Artstor is a not-for-profit organization committed to enhancing scholarship and teaching through the use of digital images and media. The Artstor Digital Library includes millions of high-quality images for education and research across disciplines from a wide variety of contributors around the world. We also developed JSTOR Forum, software that allows institutional users to catalog, manage, and distribute digital media collections and make them more discoverable.

Our primary goals are to support educational and scholarly activities by assembling image collections from across many cultures and eras, and to work with the arts and educational communities to develop collective solutions to the challenges of working and teaching with images in a digital environment.


During the late 1990s, scholars and institutions — particularly in image-intensive fields like art history — were struggling with migrating from analog slides to digital images. In response, the Andrew W. Mellon Foundation introduced Artstor, an initiative focused on how digitization and use of images could support teaching and research in the arts and humanities at scale, a project that had the potential to lower institutional costs and increase access, in addition to addressing a lack of standards and daunting intellectual property concerns.

The Artstor Digital Library

The first phase of Artstor involved partners in China, France, the UK, and the U.S. building what was then called the Mellon International Dunhuang Archive, a digital repository of high-resolution images from 40 grottoes in the Gobi desert and silk banners and manuscripts from the caves. The project enabled the team to work through a multitude of complex issues and was a resounding success, demonstrating the ability to preserve objects in peril, to reunite works of art previously scattered around the world for study, and to join researchers across geographical and cultural divides.

The next stage of Artstor’s development required establishing a broad and deep enough collection to support teaching needs in colleges and universities. Dozens of collections from a wide variety of cultures across all major time periods followed, resulting in a resource that included a collection of 190,000 old master drawings originally photographed at over 100 different repositories, 20 years of contemporary New York City gallery shows, archives of Islamic textiles, the restored Ghiberti “Gates of Paradise,” African masks, medieval manuscripts, images of all exhibitions shown at MoMA, thousands of 360-degree virtual reality panoramas of world architecture, and many others.


As the Artstor Digital Library was adopted by colleges and universities, institutions expressed an interest in managing and sharing their own collections. JSTOR Forum (formerly Shared Shelf) was developed in response, providing a cataloging and management system that allows institutions to manage and share media collections across departments at their own campus, with other institutions, or publicly without requiring local technical infrastructure or administration. Artstor collaborated with nine institutional partners: Colby College, Cornell University, Harvard University, Middlebury College, New York University, Society of Architectural Historians, University of Illinois at Urbana-Champaign, University of Miami, and Yale University, who, along with an initial group of early subscribers, contributed significant staff knowledge, time, and investment funds to develop the platform. A JSTOR Forum Steering Group continues to advise on the development of the software based on the needs of their staff and end users, working with Artstor to develop innovative solutions to media management in ways that leverage the collective knowledge and expertise of our community.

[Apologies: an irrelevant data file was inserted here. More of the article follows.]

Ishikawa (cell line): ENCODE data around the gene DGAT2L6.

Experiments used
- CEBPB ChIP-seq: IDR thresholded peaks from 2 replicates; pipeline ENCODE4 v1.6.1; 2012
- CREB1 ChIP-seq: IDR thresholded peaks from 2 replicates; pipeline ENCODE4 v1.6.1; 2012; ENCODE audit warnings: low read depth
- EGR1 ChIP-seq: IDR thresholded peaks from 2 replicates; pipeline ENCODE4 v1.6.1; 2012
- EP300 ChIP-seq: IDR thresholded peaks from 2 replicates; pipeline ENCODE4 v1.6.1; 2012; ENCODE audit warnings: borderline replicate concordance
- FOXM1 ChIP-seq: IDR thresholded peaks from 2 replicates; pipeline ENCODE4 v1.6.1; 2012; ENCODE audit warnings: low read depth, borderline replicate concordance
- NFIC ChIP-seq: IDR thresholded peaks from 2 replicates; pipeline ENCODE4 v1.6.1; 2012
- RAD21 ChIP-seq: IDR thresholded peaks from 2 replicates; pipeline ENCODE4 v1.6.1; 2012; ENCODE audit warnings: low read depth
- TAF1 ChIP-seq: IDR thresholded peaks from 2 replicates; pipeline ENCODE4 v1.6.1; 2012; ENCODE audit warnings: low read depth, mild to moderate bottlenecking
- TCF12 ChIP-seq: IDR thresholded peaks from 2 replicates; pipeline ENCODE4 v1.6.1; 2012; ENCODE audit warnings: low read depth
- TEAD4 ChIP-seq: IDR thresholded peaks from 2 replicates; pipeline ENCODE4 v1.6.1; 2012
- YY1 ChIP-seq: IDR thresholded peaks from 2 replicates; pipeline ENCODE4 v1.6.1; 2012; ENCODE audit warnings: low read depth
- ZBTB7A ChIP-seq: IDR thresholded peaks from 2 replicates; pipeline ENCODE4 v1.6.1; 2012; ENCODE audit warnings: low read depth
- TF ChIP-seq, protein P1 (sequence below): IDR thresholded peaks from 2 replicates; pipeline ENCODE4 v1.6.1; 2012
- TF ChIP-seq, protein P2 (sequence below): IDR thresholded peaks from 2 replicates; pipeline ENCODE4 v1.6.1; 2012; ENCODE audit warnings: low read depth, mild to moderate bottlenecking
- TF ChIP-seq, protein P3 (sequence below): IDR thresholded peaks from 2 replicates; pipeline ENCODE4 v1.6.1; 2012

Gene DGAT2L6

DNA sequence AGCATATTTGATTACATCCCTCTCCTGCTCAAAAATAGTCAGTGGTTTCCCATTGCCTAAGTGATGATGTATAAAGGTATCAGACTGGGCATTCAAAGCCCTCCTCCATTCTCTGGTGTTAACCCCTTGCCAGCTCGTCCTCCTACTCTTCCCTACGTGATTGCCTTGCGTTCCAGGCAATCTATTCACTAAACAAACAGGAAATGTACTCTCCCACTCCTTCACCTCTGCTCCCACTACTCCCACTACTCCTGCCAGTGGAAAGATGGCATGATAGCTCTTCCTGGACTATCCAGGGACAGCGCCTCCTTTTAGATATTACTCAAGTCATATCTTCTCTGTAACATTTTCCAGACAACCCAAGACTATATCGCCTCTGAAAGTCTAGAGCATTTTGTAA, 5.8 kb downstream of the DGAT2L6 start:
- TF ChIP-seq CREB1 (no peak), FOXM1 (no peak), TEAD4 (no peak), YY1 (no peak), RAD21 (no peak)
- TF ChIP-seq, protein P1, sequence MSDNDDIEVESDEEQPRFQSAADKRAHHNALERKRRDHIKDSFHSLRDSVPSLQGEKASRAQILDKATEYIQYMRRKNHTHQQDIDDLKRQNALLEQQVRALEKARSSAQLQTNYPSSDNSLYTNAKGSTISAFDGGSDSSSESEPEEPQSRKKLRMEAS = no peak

Artstor today

Artstor continues to thrive, working closely with the higher education and cultural communities and providing leadership and innovative technological solutions to advance research and teaching.

Artstor is a part of ITHAKA, a not-for-profit organization helping the academic community use digital technologies to preserve the scholarly record and to advance research and teaching in sustainable ways. ITHAKA is also home to several other innovative services for the higher education community, including Ithaka S+RJSTOR, and Portico.

In addition to the core collections available to subscribers, in 2018 Artstor began publicly sharing open collections from the Artstor Digital Library as well as collections from JSTOR Forum contributors.

Today, Artstor’s images for education and research are now discoverable on JSTOR alongside journals, books, and primary sources from libraries around the world, with new tools for education and research slated to be released throughout 2021.